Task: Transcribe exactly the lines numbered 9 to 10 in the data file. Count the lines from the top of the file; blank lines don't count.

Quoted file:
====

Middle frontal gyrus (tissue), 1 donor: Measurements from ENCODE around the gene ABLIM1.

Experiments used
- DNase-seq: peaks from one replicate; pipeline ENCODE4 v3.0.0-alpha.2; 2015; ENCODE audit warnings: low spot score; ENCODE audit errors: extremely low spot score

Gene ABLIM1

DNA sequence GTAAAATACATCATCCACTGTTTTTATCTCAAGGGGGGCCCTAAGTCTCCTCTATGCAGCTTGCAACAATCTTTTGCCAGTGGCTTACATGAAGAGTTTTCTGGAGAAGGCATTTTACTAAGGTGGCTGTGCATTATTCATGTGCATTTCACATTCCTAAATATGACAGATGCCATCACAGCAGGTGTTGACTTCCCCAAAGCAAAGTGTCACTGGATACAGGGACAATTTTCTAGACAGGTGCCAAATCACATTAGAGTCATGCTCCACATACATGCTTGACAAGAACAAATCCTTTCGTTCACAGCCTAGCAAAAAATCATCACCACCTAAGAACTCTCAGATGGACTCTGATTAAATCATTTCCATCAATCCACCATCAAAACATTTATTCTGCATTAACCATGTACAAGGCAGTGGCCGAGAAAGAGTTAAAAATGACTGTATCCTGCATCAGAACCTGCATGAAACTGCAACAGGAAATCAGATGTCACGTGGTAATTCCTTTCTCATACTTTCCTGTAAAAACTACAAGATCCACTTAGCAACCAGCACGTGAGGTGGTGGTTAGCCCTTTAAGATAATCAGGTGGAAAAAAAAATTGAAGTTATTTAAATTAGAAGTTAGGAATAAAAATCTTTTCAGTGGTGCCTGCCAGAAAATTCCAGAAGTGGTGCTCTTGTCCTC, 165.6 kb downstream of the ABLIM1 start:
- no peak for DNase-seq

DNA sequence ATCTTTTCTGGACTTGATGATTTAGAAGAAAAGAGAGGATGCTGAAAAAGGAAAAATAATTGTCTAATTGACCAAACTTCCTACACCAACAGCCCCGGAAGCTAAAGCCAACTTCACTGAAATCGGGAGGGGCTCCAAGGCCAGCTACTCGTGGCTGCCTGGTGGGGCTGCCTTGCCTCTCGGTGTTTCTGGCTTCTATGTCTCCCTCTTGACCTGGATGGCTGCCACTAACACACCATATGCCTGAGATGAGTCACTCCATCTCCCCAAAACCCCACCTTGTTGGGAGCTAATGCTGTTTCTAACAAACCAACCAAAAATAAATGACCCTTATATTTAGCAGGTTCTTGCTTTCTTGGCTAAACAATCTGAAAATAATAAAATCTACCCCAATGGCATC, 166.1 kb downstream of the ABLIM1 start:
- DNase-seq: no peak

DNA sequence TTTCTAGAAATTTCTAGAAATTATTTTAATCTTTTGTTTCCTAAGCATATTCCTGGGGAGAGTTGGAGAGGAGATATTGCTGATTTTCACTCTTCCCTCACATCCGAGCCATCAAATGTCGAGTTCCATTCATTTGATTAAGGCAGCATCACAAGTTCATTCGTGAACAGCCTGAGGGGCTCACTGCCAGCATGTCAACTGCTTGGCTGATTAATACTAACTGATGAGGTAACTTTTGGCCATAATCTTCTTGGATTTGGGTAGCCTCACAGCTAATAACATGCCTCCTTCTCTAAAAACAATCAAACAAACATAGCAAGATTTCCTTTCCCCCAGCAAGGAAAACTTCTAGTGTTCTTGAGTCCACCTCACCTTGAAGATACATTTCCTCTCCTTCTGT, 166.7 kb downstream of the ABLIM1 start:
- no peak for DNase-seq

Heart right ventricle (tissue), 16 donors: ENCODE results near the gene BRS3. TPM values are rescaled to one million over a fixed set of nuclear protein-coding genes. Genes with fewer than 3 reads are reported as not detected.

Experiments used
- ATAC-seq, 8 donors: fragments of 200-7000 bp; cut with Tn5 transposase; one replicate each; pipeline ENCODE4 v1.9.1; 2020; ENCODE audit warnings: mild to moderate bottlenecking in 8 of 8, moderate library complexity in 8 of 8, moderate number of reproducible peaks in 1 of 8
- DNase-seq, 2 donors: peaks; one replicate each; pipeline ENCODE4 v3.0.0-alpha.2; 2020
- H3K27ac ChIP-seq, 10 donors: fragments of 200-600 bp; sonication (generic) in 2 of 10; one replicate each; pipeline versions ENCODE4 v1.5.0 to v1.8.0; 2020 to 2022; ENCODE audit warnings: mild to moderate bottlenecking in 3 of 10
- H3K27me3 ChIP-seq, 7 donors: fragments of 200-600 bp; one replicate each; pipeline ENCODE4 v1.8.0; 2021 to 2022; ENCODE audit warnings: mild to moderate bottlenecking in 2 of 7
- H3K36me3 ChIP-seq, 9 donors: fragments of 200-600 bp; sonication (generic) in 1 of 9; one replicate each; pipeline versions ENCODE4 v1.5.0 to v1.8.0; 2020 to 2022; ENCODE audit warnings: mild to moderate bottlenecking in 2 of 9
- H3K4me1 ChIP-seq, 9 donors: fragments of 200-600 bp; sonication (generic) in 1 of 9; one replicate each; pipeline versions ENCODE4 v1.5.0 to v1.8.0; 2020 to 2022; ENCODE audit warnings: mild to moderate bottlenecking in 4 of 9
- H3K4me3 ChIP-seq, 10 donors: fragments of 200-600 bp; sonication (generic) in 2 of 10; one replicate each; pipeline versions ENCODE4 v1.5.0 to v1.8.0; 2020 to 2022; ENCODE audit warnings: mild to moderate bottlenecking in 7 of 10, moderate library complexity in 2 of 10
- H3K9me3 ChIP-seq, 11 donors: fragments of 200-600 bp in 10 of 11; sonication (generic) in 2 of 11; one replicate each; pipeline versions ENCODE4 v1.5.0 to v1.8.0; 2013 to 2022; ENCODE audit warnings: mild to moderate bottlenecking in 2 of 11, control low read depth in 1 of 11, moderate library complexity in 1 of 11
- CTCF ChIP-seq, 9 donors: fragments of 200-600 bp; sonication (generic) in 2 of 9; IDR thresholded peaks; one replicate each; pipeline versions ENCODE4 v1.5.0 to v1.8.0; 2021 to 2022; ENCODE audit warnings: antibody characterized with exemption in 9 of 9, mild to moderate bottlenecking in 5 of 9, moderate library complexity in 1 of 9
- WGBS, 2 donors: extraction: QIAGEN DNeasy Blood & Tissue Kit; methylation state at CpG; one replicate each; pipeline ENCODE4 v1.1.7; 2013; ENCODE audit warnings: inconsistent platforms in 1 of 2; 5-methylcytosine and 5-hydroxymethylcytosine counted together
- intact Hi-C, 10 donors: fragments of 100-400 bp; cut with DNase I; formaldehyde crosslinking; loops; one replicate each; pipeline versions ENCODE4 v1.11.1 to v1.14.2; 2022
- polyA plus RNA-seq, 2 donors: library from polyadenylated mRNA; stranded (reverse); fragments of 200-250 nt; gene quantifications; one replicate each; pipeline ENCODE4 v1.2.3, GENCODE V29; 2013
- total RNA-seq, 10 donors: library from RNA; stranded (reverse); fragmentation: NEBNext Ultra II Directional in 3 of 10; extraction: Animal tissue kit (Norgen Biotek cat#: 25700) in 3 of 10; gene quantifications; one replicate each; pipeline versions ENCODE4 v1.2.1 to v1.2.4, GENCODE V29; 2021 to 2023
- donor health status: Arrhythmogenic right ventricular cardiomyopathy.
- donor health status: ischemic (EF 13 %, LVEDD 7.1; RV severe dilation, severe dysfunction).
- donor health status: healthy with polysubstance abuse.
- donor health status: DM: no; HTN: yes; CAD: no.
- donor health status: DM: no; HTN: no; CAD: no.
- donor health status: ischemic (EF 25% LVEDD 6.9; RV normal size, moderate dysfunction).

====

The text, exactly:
DNA sequence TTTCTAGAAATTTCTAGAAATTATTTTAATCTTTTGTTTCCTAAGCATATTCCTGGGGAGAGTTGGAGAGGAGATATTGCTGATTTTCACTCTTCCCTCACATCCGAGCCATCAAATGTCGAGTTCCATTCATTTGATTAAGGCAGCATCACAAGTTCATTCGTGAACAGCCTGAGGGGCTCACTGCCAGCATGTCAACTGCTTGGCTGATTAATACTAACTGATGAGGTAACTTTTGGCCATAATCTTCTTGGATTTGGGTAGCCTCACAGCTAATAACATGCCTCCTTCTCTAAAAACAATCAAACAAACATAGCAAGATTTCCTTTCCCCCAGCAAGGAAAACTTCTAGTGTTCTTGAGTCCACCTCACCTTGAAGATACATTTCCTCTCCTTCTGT, 166.7 kb downstream of the ABLIM1 start:
- no peak for DNase-seq